With the January 6 attack on the Capitol by rightwing extremists still fresh in everyone's mind, Venable's Claude Bailey and Ian Volner hosted a conversation with DC Attorney General Karl Racine and author/activist Christian Picciolini. Racine opened the discussion with an analysis of the events that led to what he described as an assault on American values. "The attack would not have happened without years of lies and manipulation, which caused people to act in a way they never would act," Racine said. With hate crimes also on the rise – according to FBI data, 2019 was the deadliest year on record, with 51 hate crime murders – he highlighted the urgent need to recognize and address the roots of this growing problem.
To this end, Racine, as 2021 president of the National Association of Attorneys General (NAAG), has launched an initiative, The People v. Hate: Standing Up for Humanity, which will focus on challenging institutional practices that promote hate, inadvertently or otherwise, and on supporting activities that counter hate and hate-related violence.
Christian Picciolini, author of Breaking Hate: Confronting the New Culture of Extremism, discussed his eight-year involvement in the white supremacist movement and his subsequent work with the Free Radicals Project, a group he founded to assist people who are trying to exit from hateful and violence-based radicalization. Over the past 20 years, Picciolini has dedicated himself to helping others disengage from hate groups and to educating law enforcement and government agencies about the scale of the problem and the threat the country is facing from violent extremists. He noted that, despite recent events, "this is a moment of hope, it's a moment of opportunity and we have to do something now while we can to finally put a name to (the problem) and start to address it."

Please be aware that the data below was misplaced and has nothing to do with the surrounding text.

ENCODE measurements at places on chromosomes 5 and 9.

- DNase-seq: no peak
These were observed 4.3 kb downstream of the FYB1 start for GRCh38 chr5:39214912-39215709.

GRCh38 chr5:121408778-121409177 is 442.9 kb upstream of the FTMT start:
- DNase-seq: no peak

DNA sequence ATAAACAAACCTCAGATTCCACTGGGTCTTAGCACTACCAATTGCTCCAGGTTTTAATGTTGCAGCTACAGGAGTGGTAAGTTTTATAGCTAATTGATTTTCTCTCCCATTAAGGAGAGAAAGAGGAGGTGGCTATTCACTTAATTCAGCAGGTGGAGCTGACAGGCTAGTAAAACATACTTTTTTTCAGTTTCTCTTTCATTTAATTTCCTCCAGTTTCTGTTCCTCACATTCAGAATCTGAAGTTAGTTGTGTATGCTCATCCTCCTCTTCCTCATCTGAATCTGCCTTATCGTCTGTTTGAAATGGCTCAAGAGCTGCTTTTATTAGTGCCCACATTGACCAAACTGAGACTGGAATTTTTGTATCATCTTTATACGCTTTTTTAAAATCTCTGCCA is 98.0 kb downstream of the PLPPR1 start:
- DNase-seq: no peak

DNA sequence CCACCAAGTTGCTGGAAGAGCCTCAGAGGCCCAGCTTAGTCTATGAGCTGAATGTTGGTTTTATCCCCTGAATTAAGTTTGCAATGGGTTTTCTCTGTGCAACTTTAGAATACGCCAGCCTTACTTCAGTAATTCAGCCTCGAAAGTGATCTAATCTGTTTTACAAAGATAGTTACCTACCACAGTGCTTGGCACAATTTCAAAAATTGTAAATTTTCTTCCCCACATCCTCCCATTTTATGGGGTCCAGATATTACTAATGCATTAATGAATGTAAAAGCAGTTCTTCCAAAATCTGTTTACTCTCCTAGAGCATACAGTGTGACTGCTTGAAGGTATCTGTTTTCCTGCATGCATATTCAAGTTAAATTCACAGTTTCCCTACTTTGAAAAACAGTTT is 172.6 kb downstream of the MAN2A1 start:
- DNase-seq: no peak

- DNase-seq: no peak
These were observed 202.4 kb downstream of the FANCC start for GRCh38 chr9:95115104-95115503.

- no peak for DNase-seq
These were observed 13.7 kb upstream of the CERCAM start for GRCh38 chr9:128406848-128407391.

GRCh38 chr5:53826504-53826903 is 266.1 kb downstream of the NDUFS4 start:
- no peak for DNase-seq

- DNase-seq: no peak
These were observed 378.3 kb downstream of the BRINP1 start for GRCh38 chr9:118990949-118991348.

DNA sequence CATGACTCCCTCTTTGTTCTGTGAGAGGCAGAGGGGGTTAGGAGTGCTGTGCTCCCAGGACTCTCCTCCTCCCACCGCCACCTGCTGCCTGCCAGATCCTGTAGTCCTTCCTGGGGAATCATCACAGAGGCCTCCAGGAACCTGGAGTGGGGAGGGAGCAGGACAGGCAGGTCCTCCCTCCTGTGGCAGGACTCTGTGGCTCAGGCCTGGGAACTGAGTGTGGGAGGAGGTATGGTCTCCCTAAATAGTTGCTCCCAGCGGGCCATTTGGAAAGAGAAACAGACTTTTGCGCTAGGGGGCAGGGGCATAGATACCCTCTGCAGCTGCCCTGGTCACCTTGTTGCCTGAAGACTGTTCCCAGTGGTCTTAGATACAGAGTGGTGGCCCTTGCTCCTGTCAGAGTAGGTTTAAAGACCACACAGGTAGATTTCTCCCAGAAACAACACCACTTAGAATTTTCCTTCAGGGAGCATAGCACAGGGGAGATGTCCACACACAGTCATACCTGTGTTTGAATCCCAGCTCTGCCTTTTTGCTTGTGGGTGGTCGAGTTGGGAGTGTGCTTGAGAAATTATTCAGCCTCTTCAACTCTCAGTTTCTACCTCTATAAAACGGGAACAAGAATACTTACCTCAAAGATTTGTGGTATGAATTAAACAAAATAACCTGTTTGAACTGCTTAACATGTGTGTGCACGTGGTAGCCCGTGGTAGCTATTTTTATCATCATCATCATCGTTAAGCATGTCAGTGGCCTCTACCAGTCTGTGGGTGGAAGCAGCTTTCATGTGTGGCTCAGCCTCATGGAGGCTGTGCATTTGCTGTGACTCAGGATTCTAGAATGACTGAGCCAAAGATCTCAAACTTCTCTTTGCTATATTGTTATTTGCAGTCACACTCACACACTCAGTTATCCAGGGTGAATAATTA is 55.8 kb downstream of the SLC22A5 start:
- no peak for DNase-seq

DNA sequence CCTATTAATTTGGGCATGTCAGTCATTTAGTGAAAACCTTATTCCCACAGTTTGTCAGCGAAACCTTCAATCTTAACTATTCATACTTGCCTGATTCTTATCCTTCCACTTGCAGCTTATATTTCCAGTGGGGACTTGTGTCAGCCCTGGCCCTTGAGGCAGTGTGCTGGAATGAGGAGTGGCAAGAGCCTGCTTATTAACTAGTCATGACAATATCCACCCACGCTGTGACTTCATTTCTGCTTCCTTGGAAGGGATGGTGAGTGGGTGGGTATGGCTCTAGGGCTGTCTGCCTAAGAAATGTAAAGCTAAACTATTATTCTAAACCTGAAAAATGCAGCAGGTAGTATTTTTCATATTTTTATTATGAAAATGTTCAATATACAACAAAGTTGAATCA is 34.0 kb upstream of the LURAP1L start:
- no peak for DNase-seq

Among the topics Racine and Picciolini explored together during the Q&A is the necessity of dispensing with the echo chambers that create and drive false or hate-filled narratives. "There are too many settings where people who are different don't get a chance to congregate, to get to know each other and share the difference as the well as the overwhelming similarity that we have as human beings," Racine said. Picciolini added that the key to destroying this echo chamber is understanding that individuals are not the only ones in search of identity, community, and purpose; our society is too. "While it's essential to dismantle systemic and institutional racism, we must also create a safe place for people who are transitioning out of hate." He emphasized, however, that this does not mean that people should not be held accountable, adding, "I really do believe that redemption without accountability is just privilege."
Finally, the panelists discussed the need to pass robust hate crime legislation in every state. Racine noted that as important as the legal forum is, "we are not going to be able to prosecute our way out of this." The only way to satisfactorily deal with this issue is to understand the psychology that causes it. "Hatred is born of ignorance, fear is its father and isolation is its mother," Picciolini responded. "If we want to solve this problem of hate, aside from the systemic and institutional racism, we also have to solve the issues of isolation and fear."
This was the first program in Venable's 2021 D&I Speaker Series. Our previous program can be found here.